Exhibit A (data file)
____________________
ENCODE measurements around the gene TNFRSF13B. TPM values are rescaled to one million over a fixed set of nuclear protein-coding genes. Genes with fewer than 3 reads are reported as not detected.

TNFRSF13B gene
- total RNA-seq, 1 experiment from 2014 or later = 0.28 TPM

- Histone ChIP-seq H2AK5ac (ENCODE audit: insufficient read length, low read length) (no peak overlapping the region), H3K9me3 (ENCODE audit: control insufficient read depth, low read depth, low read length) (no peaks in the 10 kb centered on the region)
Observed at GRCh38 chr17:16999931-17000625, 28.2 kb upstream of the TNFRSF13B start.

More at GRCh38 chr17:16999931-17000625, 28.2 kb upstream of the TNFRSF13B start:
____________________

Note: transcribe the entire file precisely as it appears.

ENCODE measurements around the gene TNFRSF13B. TPM values are rescaled to one million over a fixed set of nuclear protein-coding genes. Genes with fewer than 3 reads are reported as not detected.

TNFRSF13B gene
- total RNA-seq, 1 experiment from 2014 or later = 0.28 TPM

- Histone ChIP-seq H2AK5ac (ENCODE audit: insufficient read length, low read length) (no peak overlapping the region), H3K9me3 (ENCODE audit: control insufficient read depth, low read depth, low read length) (no peaks in the 10 kb centered on the region)
Observed at GRCh38 chr17:16999931-17000625, 28.2 kb upstream of the TNFRSF13B start.

More at GRCh38 chr17:16999931-17000625, 28.2 kb upstream of the TNFRSF13B start: